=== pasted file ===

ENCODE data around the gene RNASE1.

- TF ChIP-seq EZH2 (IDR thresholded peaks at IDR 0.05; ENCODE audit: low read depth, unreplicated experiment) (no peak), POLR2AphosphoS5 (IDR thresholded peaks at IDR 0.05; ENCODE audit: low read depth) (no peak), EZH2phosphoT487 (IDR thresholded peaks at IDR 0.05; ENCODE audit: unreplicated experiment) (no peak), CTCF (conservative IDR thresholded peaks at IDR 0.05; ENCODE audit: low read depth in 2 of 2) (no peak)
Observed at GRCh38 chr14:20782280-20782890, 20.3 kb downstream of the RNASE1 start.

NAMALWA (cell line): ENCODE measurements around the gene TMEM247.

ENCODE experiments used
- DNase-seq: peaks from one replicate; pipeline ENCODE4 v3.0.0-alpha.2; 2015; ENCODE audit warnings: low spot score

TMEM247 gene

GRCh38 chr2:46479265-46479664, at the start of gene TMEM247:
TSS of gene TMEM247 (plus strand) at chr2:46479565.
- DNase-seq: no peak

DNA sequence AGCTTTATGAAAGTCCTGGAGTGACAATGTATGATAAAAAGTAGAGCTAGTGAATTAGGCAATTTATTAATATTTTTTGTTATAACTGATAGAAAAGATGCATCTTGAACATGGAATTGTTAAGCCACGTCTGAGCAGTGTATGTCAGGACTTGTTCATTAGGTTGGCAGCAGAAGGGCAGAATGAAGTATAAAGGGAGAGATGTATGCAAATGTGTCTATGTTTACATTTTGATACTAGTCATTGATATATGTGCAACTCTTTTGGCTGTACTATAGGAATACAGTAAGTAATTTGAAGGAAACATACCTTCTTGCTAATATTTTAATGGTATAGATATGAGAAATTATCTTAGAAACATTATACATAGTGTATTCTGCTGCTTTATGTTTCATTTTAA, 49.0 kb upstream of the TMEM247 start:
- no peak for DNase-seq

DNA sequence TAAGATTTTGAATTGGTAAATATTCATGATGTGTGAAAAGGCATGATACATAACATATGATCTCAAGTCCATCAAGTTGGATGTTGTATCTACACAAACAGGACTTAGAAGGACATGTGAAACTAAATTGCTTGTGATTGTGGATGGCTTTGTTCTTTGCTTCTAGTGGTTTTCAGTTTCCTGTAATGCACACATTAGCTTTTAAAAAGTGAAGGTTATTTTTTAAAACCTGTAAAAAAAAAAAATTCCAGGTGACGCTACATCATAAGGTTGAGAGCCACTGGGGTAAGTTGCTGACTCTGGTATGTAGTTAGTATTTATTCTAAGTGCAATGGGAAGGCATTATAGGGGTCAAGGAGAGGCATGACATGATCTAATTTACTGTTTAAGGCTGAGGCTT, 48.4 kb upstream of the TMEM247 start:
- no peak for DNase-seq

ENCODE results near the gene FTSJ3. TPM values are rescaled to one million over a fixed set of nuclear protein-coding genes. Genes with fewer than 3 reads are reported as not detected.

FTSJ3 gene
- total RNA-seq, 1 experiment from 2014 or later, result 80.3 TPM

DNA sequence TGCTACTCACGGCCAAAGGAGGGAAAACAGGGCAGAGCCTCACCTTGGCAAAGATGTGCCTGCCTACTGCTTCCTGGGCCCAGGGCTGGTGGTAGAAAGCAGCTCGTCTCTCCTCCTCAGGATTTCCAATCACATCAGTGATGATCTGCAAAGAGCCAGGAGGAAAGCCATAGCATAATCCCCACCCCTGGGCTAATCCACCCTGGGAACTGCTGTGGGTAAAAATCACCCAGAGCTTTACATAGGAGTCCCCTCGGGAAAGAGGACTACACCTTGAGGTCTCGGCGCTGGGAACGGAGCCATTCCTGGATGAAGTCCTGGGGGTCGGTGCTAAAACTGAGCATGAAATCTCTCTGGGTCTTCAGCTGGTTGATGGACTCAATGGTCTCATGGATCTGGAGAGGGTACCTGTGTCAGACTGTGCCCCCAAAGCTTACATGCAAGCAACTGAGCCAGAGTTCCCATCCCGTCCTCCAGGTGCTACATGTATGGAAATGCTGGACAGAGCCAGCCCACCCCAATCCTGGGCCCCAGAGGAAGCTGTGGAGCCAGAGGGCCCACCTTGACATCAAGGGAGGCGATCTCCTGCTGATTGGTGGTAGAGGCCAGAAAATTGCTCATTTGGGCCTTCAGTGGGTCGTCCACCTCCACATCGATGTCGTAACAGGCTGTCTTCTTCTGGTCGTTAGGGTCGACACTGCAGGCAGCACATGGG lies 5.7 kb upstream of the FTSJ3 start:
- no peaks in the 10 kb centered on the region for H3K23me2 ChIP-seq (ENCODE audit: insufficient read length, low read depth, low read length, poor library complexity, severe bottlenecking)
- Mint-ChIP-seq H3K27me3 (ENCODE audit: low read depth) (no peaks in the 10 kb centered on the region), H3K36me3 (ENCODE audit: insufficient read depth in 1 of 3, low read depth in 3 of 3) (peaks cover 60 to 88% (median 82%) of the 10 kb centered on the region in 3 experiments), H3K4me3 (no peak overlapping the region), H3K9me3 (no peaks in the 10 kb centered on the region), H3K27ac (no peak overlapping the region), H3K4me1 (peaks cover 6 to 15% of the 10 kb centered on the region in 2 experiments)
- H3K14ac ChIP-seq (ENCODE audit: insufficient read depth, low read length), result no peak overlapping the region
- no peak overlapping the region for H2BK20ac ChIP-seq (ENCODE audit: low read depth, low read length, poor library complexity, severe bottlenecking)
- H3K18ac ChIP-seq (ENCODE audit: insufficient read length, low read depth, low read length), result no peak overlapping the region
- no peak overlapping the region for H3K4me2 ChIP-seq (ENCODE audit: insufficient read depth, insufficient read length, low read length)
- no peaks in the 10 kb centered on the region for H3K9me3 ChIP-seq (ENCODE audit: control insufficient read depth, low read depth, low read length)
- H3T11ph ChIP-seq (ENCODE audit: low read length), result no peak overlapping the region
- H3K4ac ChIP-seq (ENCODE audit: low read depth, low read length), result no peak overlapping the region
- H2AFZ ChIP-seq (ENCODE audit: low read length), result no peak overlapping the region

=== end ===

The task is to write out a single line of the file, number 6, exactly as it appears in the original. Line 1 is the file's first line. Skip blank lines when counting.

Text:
- DNase-seq: peaks from one replicate; pipeline ENCODE4 v3.0.0-alpha.2; 2015; ENCODE audit warnings: low spot score